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Learn to Knit - Abbreviations
These are standard abbreviations that may appear in patterns on redheart.com. Any abbreviations specific to a pattern will be given at the beginning of the pattern.
Learn to Knit - Working from a Pattern
Before picking up needles and yarn, sit down and read through the pattern you will be using. Patterns are written in a language of their own, and this will help you become familiar with special stitches and abbreviations. Although not all publications use the same abbreviations, the terminology will become familiar with a read-through.
Learn to Knit - Assembly
When assembling finished project pieces, use a large-eye, blunt-tip yarn needle and the same yarn you have used for knitting the project to sew the seams. If the yarn is very bulky or textured, use a finer, smooth yarn in a matching color for sewing. The Mattress Stitch is perfect for joining seams. The Kitchener Stitch (grafting) is used to join the toe of a sock to avoid a seam
Learn to Knit - Finishing
The importance of proper finishing should never be overlooked. The time and care it takes to knit a garment or blanket will be wasted if necklines are sloppy or if blocking isn't done when the piece needs it; and good finishing is the difference between "homemade" and "hand-made."
Learn to Knit - Dropped Stitches
A dropped stitch need not be devastating—it's an easy problem to fix if you catch it within a few rows of the drop. If you don't see it until several inches have been worked, there will not be enough yarn around the dropped stitches to fix the problem, and the best solution is to unravel the knitting back to the dropped stitch and reknit these rows.
Learn to Knit - Knitting with 4 Needles
Knitting with four double-point needles forms a seamless piece in areas that are too small for circular needles, such as socks and mittens. Double-point needles have points on both ends, allowing the stitches to slide off either end so that you can knit in the round.
Learn to Knit - Joining New Yarn
To prevent unsightly knots, join new yarn at the beginning of a row wherever possible. To make a perfect join at the end of a row, simply drop the old yarn, tie the new yarn around it and start the next row with the new yarn (see illustration). Untie the knot and securely weave in the yarn ends at finishing. If it is impossible to avoid joining new yarn in the middle of a row, try one of these methods.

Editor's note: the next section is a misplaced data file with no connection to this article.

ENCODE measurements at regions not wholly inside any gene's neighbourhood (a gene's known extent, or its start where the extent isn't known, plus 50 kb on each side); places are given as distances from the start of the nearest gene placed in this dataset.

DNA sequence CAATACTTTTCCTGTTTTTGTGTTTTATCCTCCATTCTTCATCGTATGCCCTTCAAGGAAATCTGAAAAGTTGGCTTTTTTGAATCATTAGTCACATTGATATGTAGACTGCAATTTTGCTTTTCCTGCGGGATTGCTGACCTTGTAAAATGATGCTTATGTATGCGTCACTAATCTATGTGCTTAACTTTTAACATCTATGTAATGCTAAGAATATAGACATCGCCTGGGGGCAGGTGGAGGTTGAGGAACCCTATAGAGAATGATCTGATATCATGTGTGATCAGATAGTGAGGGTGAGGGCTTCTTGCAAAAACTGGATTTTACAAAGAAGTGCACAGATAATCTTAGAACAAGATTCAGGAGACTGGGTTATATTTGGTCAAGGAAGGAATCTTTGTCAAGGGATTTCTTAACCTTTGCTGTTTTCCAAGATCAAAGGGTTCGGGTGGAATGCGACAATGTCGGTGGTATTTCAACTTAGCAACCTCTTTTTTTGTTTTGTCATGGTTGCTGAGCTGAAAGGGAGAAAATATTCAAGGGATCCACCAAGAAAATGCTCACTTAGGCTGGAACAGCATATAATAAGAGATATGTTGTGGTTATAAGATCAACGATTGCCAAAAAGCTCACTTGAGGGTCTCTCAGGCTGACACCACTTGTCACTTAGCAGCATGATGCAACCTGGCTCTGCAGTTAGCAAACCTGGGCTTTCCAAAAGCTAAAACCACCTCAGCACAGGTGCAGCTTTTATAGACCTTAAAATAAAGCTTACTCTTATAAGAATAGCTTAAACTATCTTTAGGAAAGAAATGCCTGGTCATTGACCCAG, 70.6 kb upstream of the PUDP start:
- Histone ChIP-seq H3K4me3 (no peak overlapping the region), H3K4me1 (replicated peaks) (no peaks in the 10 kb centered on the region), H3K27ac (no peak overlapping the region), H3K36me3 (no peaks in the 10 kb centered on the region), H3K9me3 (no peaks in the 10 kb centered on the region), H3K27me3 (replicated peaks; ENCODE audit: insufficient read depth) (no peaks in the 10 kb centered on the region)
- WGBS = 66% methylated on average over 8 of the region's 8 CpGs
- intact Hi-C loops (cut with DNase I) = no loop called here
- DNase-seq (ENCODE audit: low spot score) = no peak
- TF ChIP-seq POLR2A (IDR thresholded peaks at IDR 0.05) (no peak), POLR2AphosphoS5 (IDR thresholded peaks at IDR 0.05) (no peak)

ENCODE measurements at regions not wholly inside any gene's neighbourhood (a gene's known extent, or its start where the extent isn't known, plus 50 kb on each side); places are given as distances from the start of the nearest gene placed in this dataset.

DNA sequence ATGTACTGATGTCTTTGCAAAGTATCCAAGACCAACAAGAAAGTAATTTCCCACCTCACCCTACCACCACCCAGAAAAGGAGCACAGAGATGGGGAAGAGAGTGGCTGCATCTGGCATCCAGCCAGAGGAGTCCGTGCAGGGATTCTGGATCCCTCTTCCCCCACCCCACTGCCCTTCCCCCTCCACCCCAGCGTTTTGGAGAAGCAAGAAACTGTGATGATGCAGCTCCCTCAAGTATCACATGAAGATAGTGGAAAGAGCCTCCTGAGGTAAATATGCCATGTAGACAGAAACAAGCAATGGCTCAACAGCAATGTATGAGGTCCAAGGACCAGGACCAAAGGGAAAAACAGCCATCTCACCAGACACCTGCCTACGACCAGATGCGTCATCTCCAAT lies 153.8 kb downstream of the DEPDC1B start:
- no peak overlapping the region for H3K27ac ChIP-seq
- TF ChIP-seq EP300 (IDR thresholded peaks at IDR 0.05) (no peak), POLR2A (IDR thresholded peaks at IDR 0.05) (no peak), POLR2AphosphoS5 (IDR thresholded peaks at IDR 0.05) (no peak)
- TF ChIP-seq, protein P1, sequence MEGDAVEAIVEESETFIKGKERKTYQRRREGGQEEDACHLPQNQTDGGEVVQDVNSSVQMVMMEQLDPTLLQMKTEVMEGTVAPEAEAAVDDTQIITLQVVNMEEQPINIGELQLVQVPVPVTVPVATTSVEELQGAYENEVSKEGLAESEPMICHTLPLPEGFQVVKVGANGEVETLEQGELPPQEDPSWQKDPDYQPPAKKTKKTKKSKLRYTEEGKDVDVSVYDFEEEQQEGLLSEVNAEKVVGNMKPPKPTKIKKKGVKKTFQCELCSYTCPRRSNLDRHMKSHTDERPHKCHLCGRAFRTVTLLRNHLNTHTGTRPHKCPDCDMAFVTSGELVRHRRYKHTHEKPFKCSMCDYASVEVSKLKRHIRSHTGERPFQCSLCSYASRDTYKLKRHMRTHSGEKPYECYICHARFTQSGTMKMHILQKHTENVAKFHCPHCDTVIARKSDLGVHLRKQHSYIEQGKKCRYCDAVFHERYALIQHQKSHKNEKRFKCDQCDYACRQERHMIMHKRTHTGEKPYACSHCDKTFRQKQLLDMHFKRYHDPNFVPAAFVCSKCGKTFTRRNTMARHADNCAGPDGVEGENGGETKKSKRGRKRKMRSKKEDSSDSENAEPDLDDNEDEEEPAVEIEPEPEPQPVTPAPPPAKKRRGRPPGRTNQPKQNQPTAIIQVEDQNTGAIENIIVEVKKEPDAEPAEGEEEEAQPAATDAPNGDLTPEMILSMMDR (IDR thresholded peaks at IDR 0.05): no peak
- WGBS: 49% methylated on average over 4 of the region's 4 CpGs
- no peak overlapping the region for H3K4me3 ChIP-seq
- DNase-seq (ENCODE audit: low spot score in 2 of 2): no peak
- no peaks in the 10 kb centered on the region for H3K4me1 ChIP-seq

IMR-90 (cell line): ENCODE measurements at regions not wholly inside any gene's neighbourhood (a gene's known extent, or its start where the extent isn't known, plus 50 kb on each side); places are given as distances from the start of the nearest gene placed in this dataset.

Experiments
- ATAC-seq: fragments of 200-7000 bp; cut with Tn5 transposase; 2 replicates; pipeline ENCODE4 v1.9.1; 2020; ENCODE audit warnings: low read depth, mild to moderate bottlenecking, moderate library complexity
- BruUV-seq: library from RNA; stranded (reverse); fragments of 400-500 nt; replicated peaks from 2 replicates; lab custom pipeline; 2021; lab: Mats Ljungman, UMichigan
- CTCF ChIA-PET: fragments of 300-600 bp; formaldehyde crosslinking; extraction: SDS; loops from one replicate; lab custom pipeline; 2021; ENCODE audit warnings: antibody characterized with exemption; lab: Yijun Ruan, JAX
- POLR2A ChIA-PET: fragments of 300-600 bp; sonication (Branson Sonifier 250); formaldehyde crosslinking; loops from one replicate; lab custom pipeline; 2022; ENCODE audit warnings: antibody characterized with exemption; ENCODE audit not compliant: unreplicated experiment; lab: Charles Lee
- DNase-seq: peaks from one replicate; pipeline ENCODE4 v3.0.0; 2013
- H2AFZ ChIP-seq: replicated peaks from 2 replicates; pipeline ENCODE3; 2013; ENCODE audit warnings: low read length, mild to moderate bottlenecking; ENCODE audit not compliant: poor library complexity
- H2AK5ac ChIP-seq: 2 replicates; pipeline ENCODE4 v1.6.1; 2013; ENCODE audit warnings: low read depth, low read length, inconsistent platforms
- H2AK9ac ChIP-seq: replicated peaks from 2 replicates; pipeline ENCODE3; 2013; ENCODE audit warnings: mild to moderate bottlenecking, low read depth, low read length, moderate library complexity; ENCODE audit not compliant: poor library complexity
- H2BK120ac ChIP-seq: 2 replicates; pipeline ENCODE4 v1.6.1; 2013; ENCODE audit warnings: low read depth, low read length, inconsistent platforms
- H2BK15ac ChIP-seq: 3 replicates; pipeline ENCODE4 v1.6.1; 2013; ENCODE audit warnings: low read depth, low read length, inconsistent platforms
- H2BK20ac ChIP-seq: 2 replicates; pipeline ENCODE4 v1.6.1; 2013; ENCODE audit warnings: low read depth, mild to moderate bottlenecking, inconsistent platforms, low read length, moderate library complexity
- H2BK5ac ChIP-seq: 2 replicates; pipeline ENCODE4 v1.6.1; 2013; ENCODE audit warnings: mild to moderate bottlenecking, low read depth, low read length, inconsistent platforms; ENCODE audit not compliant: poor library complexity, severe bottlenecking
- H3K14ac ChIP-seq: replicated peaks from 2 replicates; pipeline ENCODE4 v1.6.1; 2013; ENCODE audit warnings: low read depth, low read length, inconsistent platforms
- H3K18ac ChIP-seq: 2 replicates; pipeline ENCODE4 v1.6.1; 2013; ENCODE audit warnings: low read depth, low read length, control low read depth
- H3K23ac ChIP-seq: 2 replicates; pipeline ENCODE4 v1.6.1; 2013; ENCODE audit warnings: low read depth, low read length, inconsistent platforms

Learn to Knit - Cables
Whether simple or complex, cable patterns add depth and texture to your knitting, and they are not hard to learn. Use a cable needle to cross one group of stitches over the front another, or move them across the background fabric. The pattern will provide details on where to place and and how to cross the cables. The Cable 4 instructions following are an example.
Learn to Knit - Bind Off
When your knitted piece is finished, binding off closes the stitches so that they do not unravel when taken off the needles.
Learn to Knit - Knit Increases
There are several ways to increase, and each method adds extra stitches to the row unless they are paired with compensating decreases. Increasing is used whenever a knitted piece needs to be wider, such as sleeve shaping. Unless the pattern specifies otherwise, knit into the front and back of a stitch to increase, as both Make 1 Stitch and Yarn Over methods of increasing can leave small holes in the work.
Learn to Knit - Knit Decreases
Decreasing stitches makes your knitted piece narrower. Decreases are used for sleeve caps, neckline shaping, shaping the crown of a hat, etc., and are paired with yarn over increases in lace knitting.
Learn to Knit - Ribbing
Ribbing forms a stretchy band and is usually found at the bottoms of sweaters, sleeves, neckbands, hat brims and mitten cuffs, and at the tops of socks. When worked as an edging, ribbing is generally worked with smaller needles than the main body of the garment to keep the edges firm and elastic.
Learn to Knit - Slip Stitch
It is often necessary to slip (sl) a stitch from one needle to the other without actually knitting or purling it. This method is often used in shaping or within a stitch pattern. The pattern will specify whether to slip the stitch knitwise (as if to knit) or purlwise (as if to purl). The working yarn should be held behind the work in both cases unless the pattern specifies otherwise.
Learn to Knit - Stockinette Stitch
In stockinette stitch, the knit rows are the right side of the work and each stitch resembles a "V". In reverse stockinette stitch, the purl rows are the right side of the work.
Learn to Knit - Purl Stitch
When all the stitches on the left-hand needle have been transferred to the right-hand needle, turn the work and place the needle with the stitches on it to the left hand to start the next row.
Learn to Knit - Cast On
Broken down in very simple terms, knitting is just a matter of transferring loops from one needle to another. To get started, you'll need to put loops on one needle, and that process of creating loops is called casting on.
Learn How to Knit - Slip Knot
A slip knit is the starting point of everything you do in knitting and is the basis for the cast on.